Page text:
Come find the way the Caribbean used to be

Beach Safety and Knowledge

For as calm and relaxing as a beautiful picture perfect bay may seem, the oceans are a vast and diverse balance that contain many hazards for humans. Things we can see can be easily avoided. The biggest problems we as humans encounter on the beaches are almost always our own fault. Glass and debris thrown from boats eventually washes up on shore and even a manicured beach can pose hidden hazards.

Some hazards are easy to see and we obviously know to avoid these like sharks. Although believe it or not most sharks are not aggressive. It’s when people start feeding fish with things like bread that we teach the aggressive behavior that leads to problems. What most people don’t realize is that for every one species we can see there are  thousands more living in the ocean we can not. By doing something as simple as sitting on a rock along a shoreline you may be killing thousands of tiny simple organisms essential to the balance of the oceans and reefs. You may also be exposing yourself to unknown organisms looking for warm dark wet places to grow and hide. How much protection does that bathing suit offer you?

Mosquitoes; “Caribbean air-force” ! One of the biggest problems anywhere it’s warm & wet. Well almost anywhere…. Did you know that if you take lemon grass ( which grows wild all over St.Vincent ) and soak it in baby oil for two days, it will release all of its natural citronella oils into the baby oil. Put on liberal amounts just before sunset and it’s a two for one win. You get soft skin and the mosquitoes will leave you alone.

Long Spine Urchins

Urchins are actually one of the biggest shoreline hazards. People walk around submerged rocks and sticks or logs. This is where the urchins hunt for food. They scale the rock eating the micro-organisms keeping our oceans clean and balanced. They arm themselves with sharp, barbed spines full of venom. Bump one or step on one and the brittle spines break-off imbedding themselves into whatever touched them. URCHIN RULE #1 = Watch where you walk especially along rocky areas. URCHIN RULE #2 = DON”T TOUCH!!!  URCHIN RULE #3= DO NOT TRY TO REMOVE THE SPINES! If by chance you missed rules #1 & 2 leave the spines alone. The more you mess with them the more poison will be released into you. The spines are barbed and will not come out. Trying to dig them out will only lead to infection. URCHIN RULE #4= Pee on it. Uratic acid will break-down the spines. If left alone pain stops in about 2 hours and the spines will break-down and go away in about 48 hours. Uratic acid will reduce the time in half.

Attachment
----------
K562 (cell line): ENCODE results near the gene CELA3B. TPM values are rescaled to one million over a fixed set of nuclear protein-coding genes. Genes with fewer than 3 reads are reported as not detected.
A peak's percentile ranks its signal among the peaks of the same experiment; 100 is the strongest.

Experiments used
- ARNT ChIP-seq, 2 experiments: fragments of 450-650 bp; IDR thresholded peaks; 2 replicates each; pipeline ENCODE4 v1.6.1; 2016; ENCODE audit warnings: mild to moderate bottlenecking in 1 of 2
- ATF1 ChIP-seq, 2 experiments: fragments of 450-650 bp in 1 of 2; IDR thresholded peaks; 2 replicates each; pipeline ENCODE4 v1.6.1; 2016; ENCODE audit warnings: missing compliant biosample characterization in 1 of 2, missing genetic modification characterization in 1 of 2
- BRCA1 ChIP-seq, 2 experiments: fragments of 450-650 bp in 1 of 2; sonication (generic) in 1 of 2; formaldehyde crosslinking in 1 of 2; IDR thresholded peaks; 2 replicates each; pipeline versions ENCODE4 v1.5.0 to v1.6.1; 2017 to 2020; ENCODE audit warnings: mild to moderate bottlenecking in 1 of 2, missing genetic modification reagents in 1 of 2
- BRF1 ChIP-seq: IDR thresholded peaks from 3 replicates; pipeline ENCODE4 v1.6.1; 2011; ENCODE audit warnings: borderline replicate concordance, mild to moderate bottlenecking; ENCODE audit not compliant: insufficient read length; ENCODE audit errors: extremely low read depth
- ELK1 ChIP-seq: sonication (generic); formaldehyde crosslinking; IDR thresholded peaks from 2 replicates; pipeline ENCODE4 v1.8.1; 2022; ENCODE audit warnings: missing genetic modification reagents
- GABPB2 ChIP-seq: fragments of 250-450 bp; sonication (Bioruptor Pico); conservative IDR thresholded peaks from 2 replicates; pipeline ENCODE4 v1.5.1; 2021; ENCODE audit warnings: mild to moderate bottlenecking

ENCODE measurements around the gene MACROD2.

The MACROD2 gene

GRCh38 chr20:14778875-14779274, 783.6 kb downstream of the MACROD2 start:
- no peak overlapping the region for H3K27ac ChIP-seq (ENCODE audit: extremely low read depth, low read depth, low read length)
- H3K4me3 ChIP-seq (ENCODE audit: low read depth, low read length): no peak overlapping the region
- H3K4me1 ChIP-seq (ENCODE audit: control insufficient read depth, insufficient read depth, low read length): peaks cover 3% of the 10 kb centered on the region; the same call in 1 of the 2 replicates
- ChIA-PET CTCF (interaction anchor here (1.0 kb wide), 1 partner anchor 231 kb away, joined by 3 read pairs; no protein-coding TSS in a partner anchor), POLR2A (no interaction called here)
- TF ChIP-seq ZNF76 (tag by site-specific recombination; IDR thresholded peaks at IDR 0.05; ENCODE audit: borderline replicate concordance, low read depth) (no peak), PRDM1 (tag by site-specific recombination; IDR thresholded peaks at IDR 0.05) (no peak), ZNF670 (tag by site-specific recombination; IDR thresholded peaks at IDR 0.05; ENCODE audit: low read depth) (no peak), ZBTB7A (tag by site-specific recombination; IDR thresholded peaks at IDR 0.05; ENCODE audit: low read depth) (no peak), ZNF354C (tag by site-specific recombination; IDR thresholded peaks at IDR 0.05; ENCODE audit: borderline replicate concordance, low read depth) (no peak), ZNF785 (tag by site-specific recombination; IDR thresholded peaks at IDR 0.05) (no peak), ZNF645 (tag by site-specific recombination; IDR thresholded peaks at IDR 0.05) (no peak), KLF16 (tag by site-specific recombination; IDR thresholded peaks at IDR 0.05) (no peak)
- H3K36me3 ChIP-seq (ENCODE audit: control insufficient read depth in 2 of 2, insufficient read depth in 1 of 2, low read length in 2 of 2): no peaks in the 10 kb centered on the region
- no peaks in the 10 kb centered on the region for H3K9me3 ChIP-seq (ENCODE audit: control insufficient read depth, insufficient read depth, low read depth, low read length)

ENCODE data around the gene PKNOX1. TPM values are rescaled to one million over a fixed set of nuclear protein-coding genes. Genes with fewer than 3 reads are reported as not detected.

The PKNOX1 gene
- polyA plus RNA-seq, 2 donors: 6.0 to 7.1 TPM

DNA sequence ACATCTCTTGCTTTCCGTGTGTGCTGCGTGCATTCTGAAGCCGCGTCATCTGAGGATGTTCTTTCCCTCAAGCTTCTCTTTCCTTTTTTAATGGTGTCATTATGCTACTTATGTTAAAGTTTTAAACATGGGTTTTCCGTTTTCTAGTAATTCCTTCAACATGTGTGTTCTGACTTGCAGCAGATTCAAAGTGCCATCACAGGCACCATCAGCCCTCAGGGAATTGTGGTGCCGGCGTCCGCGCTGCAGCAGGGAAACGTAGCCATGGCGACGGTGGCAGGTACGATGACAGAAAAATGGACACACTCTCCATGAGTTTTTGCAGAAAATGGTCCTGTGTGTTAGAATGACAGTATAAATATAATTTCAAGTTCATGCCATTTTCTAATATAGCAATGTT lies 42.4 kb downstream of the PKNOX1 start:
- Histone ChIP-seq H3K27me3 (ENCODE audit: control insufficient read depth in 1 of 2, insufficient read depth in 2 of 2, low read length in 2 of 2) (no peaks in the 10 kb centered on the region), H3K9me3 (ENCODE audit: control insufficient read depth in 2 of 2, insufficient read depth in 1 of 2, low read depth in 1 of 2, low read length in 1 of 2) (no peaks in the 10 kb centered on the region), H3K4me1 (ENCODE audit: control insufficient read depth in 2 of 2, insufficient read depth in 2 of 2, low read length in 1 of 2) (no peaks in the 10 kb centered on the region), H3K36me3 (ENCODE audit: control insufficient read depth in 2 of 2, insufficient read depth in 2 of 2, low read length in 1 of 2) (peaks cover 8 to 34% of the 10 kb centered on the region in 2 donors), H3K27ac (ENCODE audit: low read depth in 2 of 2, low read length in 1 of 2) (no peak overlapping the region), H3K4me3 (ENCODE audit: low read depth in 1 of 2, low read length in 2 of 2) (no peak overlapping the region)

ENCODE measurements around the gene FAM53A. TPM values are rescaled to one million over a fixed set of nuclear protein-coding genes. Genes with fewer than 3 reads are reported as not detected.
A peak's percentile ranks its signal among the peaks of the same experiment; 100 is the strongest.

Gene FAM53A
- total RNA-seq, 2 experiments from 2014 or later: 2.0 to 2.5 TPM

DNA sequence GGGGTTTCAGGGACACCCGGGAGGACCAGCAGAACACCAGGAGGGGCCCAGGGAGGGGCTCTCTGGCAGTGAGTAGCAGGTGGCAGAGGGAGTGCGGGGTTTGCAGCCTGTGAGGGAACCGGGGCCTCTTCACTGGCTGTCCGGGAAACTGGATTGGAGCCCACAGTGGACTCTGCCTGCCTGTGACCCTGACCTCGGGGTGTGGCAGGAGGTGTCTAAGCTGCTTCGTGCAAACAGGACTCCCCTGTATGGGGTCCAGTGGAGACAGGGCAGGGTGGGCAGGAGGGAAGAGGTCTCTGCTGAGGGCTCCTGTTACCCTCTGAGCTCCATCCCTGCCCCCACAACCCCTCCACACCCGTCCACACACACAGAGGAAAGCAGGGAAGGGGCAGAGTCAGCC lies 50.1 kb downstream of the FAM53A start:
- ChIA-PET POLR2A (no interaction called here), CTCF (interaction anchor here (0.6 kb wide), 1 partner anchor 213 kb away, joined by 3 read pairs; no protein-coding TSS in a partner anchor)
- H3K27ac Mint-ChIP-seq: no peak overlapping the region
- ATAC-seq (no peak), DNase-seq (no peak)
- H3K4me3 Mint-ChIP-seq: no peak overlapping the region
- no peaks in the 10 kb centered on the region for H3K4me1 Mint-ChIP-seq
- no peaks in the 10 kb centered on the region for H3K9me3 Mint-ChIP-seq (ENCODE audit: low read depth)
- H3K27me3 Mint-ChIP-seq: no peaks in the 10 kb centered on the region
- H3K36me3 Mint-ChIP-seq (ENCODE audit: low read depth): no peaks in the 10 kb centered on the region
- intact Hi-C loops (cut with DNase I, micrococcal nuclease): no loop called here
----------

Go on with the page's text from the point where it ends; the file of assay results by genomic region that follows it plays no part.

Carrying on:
Great Barracuda

Barracudas cause more damage than sharks to beach visitors. They are attracted by shiny, flashy things like rings, and watches, and jewelry. Never swim in murky, cloudy water, The aggressive fish can’t see you any better than you can see them. They tend to taste first and ask questions later. Leave the shiny fancy bathing suits for the swim club or pool. Leave the flashy earrings at home. Choose clear bays and clear days for swimming, snorkeling and diving.